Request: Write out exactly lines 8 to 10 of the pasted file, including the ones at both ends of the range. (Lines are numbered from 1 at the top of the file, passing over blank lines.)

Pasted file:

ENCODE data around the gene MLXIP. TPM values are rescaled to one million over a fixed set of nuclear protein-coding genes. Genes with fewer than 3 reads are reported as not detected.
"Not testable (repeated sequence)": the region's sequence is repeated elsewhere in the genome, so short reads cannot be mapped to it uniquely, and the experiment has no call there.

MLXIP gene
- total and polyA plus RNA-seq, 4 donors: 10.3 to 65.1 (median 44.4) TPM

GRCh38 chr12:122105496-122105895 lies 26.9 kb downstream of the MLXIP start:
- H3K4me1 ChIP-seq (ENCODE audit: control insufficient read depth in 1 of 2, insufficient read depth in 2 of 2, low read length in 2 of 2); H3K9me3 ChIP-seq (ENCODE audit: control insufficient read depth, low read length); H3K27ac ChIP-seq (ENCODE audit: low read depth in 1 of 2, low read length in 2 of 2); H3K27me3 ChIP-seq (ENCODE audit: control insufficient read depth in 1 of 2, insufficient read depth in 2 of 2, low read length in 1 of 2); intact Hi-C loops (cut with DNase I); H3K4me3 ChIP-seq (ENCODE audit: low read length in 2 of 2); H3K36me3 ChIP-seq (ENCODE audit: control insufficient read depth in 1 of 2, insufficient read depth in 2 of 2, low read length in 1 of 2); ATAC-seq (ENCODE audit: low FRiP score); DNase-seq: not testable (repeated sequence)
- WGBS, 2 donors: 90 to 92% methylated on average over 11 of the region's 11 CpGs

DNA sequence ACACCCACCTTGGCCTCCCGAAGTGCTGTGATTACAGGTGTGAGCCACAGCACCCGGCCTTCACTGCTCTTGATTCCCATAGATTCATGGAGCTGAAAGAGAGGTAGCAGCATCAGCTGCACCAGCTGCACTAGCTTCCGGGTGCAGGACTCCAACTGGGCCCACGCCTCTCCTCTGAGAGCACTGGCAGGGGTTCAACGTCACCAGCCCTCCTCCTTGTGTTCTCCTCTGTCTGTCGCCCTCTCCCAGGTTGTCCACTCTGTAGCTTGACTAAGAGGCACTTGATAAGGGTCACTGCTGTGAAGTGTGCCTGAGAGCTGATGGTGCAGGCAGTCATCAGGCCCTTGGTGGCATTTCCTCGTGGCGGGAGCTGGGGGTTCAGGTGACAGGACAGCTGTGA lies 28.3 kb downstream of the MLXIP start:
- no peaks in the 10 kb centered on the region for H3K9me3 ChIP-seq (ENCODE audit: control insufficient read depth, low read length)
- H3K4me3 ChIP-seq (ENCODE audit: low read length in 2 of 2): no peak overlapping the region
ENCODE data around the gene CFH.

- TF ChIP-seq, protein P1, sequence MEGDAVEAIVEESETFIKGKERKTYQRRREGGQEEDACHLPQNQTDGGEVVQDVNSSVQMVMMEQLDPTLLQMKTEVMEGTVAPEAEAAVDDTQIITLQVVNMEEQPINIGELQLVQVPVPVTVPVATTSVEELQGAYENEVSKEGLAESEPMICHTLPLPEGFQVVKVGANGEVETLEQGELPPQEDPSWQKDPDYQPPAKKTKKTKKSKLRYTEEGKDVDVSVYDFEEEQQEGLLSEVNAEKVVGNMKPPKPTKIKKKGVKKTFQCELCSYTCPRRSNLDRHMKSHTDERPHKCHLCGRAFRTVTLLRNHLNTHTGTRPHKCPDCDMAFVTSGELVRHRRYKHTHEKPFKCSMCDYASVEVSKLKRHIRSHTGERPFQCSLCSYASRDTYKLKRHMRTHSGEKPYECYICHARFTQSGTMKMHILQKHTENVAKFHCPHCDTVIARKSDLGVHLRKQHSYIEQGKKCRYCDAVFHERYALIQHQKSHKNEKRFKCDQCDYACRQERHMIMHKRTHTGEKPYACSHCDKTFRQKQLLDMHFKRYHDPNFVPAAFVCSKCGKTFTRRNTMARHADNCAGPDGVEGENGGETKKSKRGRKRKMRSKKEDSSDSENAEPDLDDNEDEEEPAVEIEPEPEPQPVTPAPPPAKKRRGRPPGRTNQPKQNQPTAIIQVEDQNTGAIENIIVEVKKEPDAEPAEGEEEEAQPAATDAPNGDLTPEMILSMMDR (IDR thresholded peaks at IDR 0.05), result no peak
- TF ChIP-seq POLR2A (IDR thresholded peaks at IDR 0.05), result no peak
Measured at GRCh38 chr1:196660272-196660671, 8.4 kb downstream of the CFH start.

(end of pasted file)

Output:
DNA sequence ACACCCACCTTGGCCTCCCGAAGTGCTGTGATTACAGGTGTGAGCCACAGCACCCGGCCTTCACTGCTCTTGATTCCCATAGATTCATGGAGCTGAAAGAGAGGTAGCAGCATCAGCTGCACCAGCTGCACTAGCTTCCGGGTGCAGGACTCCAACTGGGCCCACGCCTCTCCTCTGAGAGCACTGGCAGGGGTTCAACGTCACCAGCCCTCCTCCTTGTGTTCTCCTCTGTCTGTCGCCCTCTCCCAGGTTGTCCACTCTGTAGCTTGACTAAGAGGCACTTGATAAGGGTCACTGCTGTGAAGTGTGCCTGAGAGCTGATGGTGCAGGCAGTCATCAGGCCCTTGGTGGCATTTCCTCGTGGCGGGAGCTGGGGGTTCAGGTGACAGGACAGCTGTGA lies 28.3 kb downstream of the MLXIP start:
- no peaks in the 10 kb centered on the region for H3K9me3 ChIP-seq (ENCODE audit: control insufficient read depth, low read length)
- H3K4me3 ChIP-seq (ENCODE audit: low read length in 2 of 2): no peak overlapping the region